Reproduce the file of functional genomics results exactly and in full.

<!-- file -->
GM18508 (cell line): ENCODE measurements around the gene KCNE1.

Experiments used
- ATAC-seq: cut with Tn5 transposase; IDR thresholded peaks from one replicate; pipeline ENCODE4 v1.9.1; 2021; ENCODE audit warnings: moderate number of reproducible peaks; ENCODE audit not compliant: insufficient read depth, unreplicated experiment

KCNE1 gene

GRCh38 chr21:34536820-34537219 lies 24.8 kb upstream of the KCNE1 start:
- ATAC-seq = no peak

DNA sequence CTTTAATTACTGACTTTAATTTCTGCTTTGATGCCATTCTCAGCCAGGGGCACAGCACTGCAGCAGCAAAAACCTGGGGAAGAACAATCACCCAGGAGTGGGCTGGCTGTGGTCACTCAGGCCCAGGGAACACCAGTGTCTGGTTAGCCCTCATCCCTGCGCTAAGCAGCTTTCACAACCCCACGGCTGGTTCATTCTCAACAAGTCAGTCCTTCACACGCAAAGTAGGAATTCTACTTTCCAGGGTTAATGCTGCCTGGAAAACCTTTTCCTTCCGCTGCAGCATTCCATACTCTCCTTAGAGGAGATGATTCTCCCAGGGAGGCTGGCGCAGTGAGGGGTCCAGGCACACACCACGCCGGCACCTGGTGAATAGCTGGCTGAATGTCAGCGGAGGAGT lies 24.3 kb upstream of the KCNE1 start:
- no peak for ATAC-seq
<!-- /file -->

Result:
GM18508 (cell line): ENCODE measurements around the gene KCNE1.

Experiments used
- ATAC-seq: cut with Tn5 transposase; IDR thresholded peaks from one replicate; pipeline ENCODE4 v1.9.1; 2021; ENCODE audit warnings: moderate number of reproducible peaks; ENCODE audit not compliant: insufficient read depth, unreplicated experiment

KCNE1 gene

GRCh38 chr21:34536820-34537219 lies 24.8 kb upstream of the KCNE1 start:
- ATAC-seq = no peak

DNA sequence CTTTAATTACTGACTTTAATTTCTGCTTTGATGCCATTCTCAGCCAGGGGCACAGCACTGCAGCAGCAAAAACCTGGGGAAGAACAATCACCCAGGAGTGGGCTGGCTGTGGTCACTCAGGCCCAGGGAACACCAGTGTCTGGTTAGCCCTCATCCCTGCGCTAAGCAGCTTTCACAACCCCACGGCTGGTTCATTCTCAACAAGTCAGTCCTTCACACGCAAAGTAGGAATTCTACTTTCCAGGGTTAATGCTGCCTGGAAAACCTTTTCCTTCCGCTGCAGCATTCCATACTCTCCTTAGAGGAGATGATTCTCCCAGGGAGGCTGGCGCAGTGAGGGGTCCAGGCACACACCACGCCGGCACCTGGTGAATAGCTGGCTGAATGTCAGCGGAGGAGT lies 24.3 kb upstream of the KCNE1 start:
- no peak for ATAC-seq